Amazon sued after millions were lured into enrolling in Prime
The lawsuit marks the first time the US Federal Trade Commission has sued Amazon since its chair, Lina Khan, took the leader's position in 2021.
The US Federal Trade Commission has filed a lawsuit against Amazon for what it claims to be a years-long campaign to sign up customers for its premium membership service, Amazon Prime, without their agreement and to make it difficult for them to quit.
The US consumer protection agency, the FTC, filed a federal complaint in Seattle, where Amazon is headquartered, alleging that the tech giant “knowingly duped millions of consumers into unknowingly enrolling in Amazon Prime” via a secret project internally called “Iliad”.
The lawsuit marks the first time the agency has sued Amazon since Lina Khan was appointed as its chair in 2021.
The FTC said in its lawsuit that Amazon utilized "manipulative, coercive or deceptive user-interface designs known as 'dark patterns' to trick consumers into enrolling in automatically renewing Prime subscriptions."
Furthermore, it claimed that customers were occasionally given the option to finish their purchases by pressing a button that did not explicitly specify that doing so would sign them up for Prime.
According to the lawsuit, company executives delayed or rejected modifications that would have made canceling the subscription simpler. It claimed that the trends were against the Restore Online Shoppers' Confidence Act and the FTC Act.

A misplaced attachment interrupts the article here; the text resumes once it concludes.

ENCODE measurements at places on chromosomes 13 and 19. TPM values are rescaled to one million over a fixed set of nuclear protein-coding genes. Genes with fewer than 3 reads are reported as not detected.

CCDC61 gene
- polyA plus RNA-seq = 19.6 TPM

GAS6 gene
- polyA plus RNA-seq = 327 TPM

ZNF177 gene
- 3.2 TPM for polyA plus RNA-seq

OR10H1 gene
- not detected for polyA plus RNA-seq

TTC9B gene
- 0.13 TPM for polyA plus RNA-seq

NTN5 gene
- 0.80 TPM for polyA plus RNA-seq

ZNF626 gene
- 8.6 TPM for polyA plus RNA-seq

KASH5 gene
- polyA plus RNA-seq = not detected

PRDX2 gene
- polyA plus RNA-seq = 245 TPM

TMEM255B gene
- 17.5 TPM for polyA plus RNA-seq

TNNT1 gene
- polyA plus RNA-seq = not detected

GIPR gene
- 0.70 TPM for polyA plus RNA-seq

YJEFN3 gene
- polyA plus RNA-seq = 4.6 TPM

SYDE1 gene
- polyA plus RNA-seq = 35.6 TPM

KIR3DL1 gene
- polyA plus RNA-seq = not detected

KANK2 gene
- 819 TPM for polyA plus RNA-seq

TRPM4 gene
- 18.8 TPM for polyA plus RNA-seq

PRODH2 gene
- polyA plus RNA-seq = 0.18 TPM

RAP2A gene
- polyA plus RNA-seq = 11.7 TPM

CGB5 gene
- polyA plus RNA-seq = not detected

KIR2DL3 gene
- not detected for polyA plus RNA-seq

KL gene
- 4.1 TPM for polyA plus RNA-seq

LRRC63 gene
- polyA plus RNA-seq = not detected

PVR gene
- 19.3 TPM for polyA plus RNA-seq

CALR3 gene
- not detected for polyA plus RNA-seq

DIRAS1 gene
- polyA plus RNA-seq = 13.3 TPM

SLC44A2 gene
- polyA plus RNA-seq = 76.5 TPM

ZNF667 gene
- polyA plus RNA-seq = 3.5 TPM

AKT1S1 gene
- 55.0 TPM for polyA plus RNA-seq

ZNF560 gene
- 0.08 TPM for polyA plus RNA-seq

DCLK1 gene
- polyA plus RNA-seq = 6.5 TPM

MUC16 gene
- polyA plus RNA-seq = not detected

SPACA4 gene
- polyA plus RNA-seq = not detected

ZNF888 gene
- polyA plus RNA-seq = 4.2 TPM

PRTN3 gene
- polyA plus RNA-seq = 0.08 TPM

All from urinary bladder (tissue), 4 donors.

More than 200 million people worldwide subscribe to Prime, which was founded in 2005. Members pay $139 a year, or $14.99 per month, in exchange for speedier shipping and additional benefits including free delivery, returns, and the Prime Video streaming service. A 17% increase over the same period last year, Amazon reported making $9.6 billion from subscriptions in the first three months of this year.
“Amazon tricked and trapped people into recurring subscriptions without their consent, not only frustrating users but also costing them significant money,” said Khan in a prepared statement. “These manipulative tactics harm consumers and law-abiding businesses alike.”
As it tried to increase its e-commerce dominance and dipped its toes into other areas, like food and healthcare, Amazon has come under more regulatory scrutiny in recent years.
Just a few weeks ago, the FTC achieved another victory involving Amazon. Amazon agreed to pay a $25 million fine earlier this month to resolve allegations that it stored children's speech and location data collected by its well-known Alexa voice assistant in violation of a child privacy statute. Additionally, Apple consented to pay $5.8 million in reimbursements to customers for claimed privacy violations concerning the Ring doorbell camera.